In 2015 Washington Bikes will be supporting this agency request legislation to help protect bicycle riders on our streets and roads.

As always, more up-to-date coverage can be found on our blog, via Twitter, and Facebook.

2014 Legislative Session Agenda & Recap

After a busy 2013, which featured several victories as well as a long conversation over transportation revenue that fell short, the short 60-day 2014 legislative session was most notable for what was absent – a multibillion-dollar transportation revenue package. Despite the package’s absence, its presence was felt almost everywhere via the lack of major policy initiatives affecting transportation.

Through its 2014 legislative agenda, Washington Bikes worked to protect investments, grow bicycle travel and tourism, create smart and healthy options for student transportation, and improve safety through less distracted driving, better data, and safer passing on our roads.

Washington Bikes also provided a recap of the short 2014 60-day legislative session.

2013 Legislative Regular Session Recap

After the regular legislative session and three special sessions, Washington Bikes acheived significant policy and funding wins:

How did the 2013 session help Washington bike?

Thanks to your help and the hard work of many legislators from around the state, 2013 brought Washington:

More in-depth coverage can be found on our blog.

Growing Bicycle Infrastructure Statewide

We are monitoring proposals for new revenue to fund transportation projects and will advocate for inclusion of bicycle projects on any list of items to be funded with this source, should anything be enacted. Write your legislator now about growing investments for biking.

In support of that effort we are compiling the statewide list of bicycle projects and invite nominations. A project can be a specific missing link or a design approach that would improve networks wherever it is applied. This list will become a resource on our site and we will monitor and report progress toward the goal of a truly statewide system of connected bike access.

We continue to advocate for the funding of trail projects, such as the Spokane River Centennial Trail Extension, Ferry County Rail Trail, Spruce Railroad Trail/Tunnel Restoration, and many other trails. The Washington Wildlife and Recreation Coalition tracks trail projects such as these that may receive funding through the Washington Wildlife and Recreation Program (WWRP) budget. Their site provides specifics on individual project requests and a form to contact your legislators in support of those projects.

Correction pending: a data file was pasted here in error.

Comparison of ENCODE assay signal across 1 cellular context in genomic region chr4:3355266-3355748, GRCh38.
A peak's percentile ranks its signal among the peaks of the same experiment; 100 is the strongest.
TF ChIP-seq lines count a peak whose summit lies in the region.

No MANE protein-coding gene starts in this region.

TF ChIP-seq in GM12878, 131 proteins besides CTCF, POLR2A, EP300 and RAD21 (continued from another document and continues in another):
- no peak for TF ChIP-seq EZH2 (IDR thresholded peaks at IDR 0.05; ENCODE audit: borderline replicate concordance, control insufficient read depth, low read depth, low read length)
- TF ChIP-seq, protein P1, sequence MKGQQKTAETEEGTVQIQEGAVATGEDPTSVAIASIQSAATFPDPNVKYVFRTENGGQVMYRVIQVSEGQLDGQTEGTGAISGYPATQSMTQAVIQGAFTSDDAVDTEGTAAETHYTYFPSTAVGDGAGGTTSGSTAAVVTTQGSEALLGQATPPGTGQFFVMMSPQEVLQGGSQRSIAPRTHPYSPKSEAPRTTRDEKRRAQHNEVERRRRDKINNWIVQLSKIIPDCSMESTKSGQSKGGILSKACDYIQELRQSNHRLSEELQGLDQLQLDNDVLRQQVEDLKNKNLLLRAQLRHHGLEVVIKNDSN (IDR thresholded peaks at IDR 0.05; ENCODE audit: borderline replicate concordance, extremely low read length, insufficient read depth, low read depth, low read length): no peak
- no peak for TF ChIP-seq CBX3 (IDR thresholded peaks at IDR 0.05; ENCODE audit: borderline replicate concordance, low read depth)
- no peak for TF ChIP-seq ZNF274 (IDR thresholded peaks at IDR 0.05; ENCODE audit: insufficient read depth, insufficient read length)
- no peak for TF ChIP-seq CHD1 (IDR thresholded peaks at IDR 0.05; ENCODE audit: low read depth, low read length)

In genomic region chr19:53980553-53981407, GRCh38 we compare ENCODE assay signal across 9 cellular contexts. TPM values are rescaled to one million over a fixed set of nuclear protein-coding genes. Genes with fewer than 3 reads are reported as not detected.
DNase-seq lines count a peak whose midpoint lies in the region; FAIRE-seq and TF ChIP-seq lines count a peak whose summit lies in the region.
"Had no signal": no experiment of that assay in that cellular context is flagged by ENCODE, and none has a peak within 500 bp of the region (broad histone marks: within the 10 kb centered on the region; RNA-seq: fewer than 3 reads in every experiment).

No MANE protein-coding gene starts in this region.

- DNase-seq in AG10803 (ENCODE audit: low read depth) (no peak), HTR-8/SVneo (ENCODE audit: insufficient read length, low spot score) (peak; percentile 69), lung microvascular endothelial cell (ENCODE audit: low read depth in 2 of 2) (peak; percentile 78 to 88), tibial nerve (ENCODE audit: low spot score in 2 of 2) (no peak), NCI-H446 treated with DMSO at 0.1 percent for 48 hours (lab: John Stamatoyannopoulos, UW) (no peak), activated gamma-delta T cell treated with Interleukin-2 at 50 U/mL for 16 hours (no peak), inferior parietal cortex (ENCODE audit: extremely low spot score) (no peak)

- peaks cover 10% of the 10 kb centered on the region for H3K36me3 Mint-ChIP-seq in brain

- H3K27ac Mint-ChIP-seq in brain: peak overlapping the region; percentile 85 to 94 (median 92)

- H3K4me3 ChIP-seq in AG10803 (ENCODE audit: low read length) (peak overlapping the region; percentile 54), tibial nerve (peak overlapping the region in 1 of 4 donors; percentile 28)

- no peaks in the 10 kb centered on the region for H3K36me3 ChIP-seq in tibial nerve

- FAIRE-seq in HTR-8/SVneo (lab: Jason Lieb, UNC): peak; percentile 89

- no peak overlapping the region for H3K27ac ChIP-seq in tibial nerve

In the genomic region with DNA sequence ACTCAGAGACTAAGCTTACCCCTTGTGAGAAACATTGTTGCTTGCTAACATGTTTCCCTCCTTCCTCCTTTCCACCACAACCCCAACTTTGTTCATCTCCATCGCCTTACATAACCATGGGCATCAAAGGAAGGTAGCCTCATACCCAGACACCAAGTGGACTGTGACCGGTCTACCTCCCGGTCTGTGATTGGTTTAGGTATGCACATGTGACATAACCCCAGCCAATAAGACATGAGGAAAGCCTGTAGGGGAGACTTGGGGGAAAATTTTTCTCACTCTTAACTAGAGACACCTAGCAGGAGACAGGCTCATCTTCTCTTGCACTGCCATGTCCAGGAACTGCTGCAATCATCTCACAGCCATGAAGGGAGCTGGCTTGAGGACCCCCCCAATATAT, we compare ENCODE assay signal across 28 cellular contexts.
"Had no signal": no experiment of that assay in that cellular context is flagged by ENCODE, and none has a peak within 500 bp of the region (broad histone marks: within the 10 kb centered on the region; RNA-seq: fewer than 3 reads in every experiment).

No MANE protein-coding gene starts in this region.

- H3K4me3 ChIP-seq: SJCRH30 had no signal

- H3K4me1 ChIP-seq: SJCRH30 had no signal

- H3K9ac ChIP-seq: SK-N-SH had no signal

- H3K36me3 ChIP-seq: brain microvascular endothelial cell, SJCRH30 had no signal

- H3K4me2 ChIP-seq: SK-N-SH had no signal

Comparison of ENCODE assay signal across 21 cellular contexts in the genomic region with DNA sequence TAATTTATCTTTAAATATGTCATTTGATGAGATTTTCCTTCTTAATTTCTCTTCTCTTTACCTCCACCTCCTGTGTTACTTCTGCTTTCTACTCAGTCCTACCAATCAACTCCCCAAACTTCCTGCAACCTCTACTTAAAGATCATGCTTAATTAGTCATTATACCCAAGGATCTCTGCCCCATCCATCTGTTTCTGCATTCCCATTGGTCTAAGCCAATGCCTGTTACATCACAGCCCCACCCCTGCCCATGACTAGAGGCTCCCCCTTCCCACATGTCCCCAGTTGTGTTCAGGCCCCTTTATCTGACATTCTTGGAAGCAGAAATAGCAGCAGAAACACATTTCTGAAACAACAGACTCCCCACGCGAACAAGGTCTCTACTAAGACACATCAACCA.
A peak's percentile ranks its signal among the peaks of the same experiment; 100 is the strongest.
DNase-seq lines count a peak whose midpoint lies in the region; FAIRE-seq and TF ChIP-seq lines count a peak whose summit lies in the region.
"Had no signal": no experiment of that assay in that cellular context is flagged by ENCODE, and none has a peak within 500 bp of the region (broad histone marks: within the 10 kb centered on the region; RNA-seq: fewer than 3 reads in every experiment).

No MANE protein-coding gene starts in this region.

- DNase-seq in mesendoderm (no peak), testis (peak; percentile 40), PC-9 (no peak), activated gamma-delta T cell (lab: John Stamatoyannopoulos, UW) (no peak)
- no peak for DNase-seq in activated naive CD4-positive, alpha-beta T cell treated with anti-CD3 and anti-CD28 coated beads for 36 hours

Speaking Up: How to Contact Your Legislators

For information and examples on contacting legislators about bills, see this Washington Bikes blog post. It includes information on how to use the legislative district finder to identify your legislators and an example of the kind of message you can send in support of a bill.

Don’t stop after the legislative session ends! Just a few of the actions you can take to keep support for bicycling visible year round so it’s top of mind when they come back to Olympia:

  • Send your legislator a thank-you note at the end of session for his/her votes in support of bike projects.
  • Invite your legislators on a bike ride to showcase infrastructure needs (and bring along a reporter or write a blog post for us with some photos).
  • Write a letter to the editor of your local paper in support of a local project or bike master plan update. (Ask your friends to comment online to add their voice to yours. Ignore any trolls who may disagree with you–feeding them by responding just encourages them and they represent only a small minority.)
  • Attend public meetings–your local Bicycle Advisory Board if you have one, city council, county commissioners, board of your metropolitan planning organization or regional transportation planning organization, school board, Planning Commission–and ask them to adopt policies that support expansion of access to bicycling.
  • Share information about these meetings and bike events with your friends on your social media accounts; creating a Facebook event can be very effective for turning people out at project open-house events that are often lightly attended.